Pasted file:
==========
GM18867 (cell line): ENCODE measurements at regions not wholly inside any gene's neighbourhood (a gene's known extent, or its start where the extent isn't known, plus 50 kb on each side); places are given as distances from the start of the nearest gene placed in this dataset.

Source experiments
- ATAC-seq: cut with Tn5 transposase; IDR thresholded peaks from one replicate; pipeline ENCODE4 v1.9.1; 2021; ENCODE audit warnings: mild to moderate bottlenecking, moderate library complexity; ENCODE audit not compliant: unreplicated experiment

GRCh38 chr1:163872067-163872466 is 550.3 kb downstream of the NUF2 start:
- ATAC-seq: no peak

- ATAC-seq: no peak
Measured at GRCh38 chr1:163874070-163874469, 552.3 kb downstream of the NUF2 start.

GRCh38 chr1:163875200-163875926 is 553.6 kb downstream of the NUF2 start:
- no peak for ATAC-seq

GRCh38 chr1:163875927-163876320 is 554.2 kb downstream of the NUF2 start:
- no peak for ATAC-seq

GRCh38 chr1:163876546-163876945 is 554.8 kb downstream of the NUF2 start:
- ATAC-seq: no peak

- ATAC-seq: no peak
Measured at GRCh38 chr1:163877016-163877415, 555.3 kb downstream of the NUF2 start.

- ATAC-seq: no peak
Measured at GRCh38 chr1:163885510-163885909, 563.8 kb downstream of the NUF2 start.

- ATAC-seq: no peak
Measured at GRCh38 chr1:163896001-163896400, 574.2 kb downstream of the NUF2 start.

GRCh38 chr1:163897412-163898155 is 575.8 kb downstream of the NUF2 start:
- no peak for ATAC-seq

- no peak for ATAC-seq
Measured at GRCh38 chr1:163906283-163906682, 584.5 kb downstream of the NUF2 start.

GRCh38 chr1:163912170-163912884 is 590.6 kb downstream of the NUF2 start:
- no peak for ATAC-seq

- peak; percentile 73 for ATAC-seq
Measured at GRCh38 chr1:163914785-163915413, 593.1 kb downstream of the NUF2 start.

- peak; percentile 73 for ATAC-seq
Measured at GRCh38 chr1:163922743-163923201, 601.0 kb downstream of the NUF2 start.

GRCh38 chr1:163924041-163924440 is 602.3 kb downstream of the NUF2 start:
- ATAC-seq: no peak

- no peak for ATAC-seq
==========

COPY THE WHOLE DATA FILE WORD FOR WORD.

GM18867 (cell line): ENCODE measurements at regions not wholly inside any gene's neighbourhood (a gene's known extent, or its start where the extent isn't known, plus 50 kb on each side); places are given as distances from the start of the nearest gene placed in this dataset.

Source experiments
- ATAC-seq: cut with Tn5 transposase; IDR thresholded peaks from one replicate; pipeline ENCODE4 v1.9.1; 2021; ENCODE audit warnings: mild to moderate bottlenecking, moderate library complexity; ENCODE audit not compliant: unreplicated experiment

GRCh38 chr1:163872067-163872466 is 550.3 kb downstream of the NUF2 start:
- ATAC-seq: no peak

- ATAC-seq: no peak
Measured at GRCh38 chr1:163874070-163874469, 552.3 kb downstream of the NUF2 start.

GRCh38 chr1:163875200-163875926 is 553.6 kb downstream of the NUF2 start:
- no peak for ATAC-seq

GRCh38 chr1:163875927-163876320 is 554.2 kb downstream of the NUF2 start:
- no peak for ATAC-seq

GRCh38 chr1:163876546-163876945 is 554.8 kb downstream of the NUF2 start:
- ATAC-seq: no peak

- ATAC-seq: no peak
Measured at GRCh38 chr1:163877016-163877415, 555.3 kb downstream of the NUF2 start.

- ATAC-seq: no peak
Measured at GRCh38 chr1:163885510-163885909, 563.8 kb downstream of the NUF2 start.

- ATAC-seq: no peak
Measured at GRCh38 chr1:163896001-163896400, 574.2 kb downstream of the NUF2 start.

GRCh38 chr1:163897412-163898155 is 575.8 kb downstream of the NUF2 start:
- no peak for ATAC-seq

- no peak for ATAC-seq
Measured at GRCh38 chr1:163906283-163906682, 584.5 kb downstream of the NUF2 start.

GRCh38 chr1:163912170-163912884 is 590.6 kb downstream of the NUF2 start:
- no peak for ATAC-seq

- peak; percentile 73 for ATAC-seq
Measured at GRCh38 chr1:163914785-163915413, 593.1 kb downstream of the NUF2 start.

- peak; percentile 73 for ATAC-seq
Measured at GRCh38 chr1:163922743-163923201, 601.0 kb downstream of the NUF2 start.

GRCh38 chr1:163924041-163924440 is 602.3 kb downstream of the NUF2 start:
- ATAC-seq: no peak

- no peak for ATAC-seq